EDUC 260A
Introduction to Programming and Data Management

Fall 2020

This is the first course in a programming/data science sequence designed for students who do not have a programming background and perhaps never thought they would write code. (The second course in the sequence is EDUC 260B: Fundamentals of Programming)

The course has two foundational goals: (1) to develop core skills in "data management," which are important regardless of which programming language you use, and (2) to learn the fundamentals of the R programming language.

Data management consists of acquiring, investigating, cleaning, combining, and manipulating data. Most statistics courses teach you how to analyze data that are ready for analysis. In real research projects, cleaning the data and creating analysis datasets is often more time consuming than conducting analyses. This course teaches the fundamental data management and data manipulation skills necessary for creating analysis datasets.

Syllabus & Resources

Class materials including the syllabus, class Zoom link, GitHub issues, GitHub teams, and course textbook are linked below.

Lecture Materials

Lecture materials are organized by topic. All lectures will have associated materials for that lecture topic linked below. This includes lecture slides (html/pdf), the R markdown file used to create the slides (.Rmd), pre-recorded video(s), and any materials used during synchronous class sessions.

PDF
.Rmd
Video recordings
PDF
.Rmd
Video recordings
HTML
.Rmd
Video recordings

Readings & Assignments

Weekly pre-recorded lectures, slides (html/pdf), readings, and problem sets will be posted on the class website a week in advance. Students are expected to work through the asynchronous lecture materials (videos, slides, etc.) and submit the problem set prior to the synchronous class meeting on Friday.

Required readings
Encouraged readings
Problem set files
Problem set solutions
Required readings
Encouraged readings
Problem set files
Problem set solutions
Required readings
Encouraged readings
Problem set files
Problem set solutions
Required readings
Encouraged readings
Problem set files
Problem set solutions
Required readings
  • From Enter the tidyverse: processing across rows:
    • Section 1: Introduction
    • Section 2: Introduce group_by() and summarize()
    • Section 3: Combining group_by() and summarize()
    • Section 4: Summarize multiple columns
    • Section 5: Attach aggregate measures to your data frame
  • Section 5.6 from R for Data Science:
    • The textbook uses the flights data frame. You will have to install the nycflights13 package (install.packages('nycflights13')) and load (library(nycflights13)) it in R.
Problem set files
Problem set solutions
Required readings
  • From Strings and dates lecture:
    • Section 1: Introduction
    • Section 2: Data structures and types
    • Section 3: String basics
    • Section 4: stringr package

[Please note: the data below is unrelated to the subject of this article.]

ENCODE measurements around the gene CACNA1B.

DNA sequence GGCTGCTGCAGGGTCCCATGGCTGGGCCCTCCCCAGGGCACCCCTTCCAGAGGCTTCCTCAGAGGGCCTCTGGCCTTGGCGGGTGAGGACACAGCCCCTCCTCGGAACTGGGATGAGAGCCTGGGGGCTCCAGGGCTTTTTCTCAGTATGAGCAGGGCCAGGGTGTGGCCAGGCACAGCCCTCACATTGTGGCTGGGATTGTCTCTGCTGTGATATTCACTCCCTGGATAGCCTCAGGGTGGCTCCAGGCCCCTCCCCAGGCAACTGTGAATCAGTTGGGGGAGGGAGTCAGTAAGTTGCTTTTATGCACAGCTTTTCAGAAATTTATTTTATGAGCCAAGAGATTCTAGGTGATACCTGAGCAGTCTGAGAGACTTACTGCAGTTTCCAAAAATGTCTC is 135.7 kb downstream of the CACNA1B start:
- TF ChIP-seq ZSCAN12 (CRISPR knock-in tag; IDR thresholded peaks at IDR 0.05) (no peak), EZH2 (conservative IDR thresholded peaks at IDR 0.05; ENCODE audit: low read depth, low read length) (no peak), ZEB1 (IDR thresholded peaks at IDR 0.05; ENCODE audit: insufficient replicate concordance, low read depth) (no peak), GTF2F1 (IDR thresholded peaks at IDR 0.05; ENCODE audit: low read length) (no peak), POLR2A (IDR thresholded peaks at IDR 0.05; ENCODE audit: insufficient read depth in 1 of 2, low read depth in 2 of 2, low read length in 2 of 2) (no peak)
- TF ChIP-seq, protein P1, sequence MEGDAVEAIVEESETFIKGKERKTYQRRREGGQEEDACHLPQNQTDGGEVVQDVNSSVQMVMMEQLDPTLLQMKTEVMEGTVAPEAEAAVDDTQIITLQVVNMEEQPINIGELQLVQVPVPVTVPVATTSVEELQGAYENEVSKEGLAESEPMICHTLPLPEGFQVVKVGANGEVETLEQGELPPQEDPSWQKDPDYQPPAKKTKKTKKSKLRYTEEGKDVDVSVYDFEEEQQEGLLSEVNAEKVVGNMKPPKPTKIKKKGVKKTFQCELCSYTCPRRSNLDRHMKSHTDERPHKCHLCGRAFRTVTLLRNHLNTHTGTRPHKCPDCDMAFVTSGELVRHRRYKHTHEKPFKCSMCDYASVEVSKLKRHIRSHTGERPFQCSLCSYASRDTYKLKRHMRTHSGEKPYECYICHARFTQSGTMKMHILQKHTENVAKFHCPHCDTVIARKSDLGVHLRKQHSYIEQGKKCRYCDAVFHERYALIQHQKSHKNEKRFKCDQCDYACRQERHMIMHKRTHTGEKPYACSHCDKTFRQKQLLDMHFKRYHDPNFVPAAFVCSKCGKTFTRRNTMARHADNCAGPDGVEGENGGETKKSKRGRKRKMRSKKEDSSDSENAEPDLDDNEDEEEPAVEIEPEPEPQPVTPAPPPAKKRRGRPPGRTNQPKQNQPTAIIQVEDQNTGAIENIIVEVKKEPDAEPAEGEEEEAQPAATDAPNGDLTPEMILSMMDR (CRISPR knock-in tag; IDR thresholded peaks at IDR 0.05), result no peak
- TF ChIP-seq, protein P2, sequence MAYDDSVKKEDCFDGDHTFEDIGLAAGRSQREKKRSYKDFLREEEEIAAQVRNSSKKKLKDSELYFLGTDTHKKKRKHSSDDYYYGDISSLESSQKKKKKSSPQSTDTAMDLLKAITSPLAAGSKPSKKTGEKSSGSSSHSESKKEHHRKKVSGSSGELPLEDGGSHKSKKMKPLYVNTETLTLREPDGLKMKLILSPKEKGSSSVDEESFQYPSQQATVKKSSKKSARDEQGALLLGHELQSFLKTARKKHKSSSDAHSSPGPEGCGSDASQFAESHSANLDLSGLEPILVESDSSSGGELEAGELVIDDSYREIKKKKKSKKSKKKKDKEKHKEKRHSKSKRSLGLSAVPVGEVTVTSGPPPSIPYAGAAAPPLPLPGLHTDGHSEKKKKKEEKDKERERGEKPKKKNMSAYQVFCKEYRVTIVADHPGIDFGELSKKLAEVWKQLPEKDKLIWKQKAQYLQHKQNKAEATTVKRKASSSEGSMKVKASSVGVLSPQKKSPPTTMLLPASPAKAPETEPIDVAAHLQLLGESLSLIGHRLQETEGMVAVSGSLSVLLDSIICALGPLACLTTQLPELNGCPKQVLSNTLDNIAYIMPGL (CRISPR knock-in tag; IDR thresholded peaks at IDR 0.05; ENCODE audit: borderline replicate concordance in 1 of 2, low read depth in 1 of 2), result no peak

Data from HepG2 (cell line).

• Section 5: Dates and times
Encouraged readings
Problem set files
Problem set solutions
Required readings
  • From Attributes and class lecture:
    • Section 1: Attributes and augmented vectors
    • Section 2: Object class
    • Section 3: Class == factor
    • Section 4: Class == labelled
    • Section 5: Comparing labelled class to factor class
    • Appendix: Creating factor variables
Encouraged readings
Problem set files
Problem set solutions
Required readings
  • From Data quality lecture:
    • Section 1: Introduction
    • Section 2: Exploratory data analysis (EDA)
    • Section 3: Skip patterns in survey data
Problem set files
Problem set solutions
Required readings
  • From Tidy data:
    • Section 1: Introduction
    • Section 2: Data Structure vs. Data semantics
    • Section 3: Tidy vs. untidy data
    • Section 4: Tidying untidy data
    • Section 5: Missing values
Encouraged readings
Problem set files
Problem set solutions

Course Communication

GitHub is the industry standard platform used by programmers to collaborate on projects. We will use GitHub for course communication and discussion.

You will be using GitHub issues to post any questions you have relating to the course material. When you open an issue, please title it appropriately with the question you have and make sure to tag the instructors in your post (@ozanj, @mpatricia01, @cyouh95). We encourage students to answer each other's questions as well and discuss ideas.
We will be posting all class announcements using GitHub teams. The GitHub team discussions feature allows for quick and seamless communication to all members of an organization or team – in this case, to all students with a GitHub account enrolled in the course. You will also be creating separate teams for your problem set groups.
If you have a personal question or issue, you can email the instructor or TA directly. Additionally, we are available for office hours or by appointment if there is anything you would like to discuss with us in private.